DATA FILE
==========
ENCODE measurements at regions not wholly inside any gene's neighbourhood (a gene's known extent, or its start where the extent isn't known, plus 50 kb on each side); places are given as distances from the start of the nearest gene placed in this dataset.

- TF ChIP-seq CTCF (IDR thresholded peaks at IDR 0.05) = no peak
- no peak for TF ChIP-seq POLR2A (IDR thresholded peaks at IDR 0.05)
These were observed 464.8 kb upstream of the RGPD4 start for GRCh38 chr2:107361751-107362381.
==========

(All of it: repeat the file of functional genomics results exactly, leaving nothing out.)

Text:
ENCODE measurements at regions not wholly inside any gene's neighbourhood (a gene's known extent, or its start where the extent isn't known, plus 50 kb on each side); places are given as distances from the start of the nearest gene placed in this dataset.

- TF ChIP-seq CTCF (IDR thresholded peaks at IDR 0.05) = no peak
- no peak for TF ChIP-seq POLR2A (IDR thresholded peaks at IDR 0.05)
These were observed 464.8 kb upstream of the RGPD4 start for GRCh38 chr2:107361751-107362381.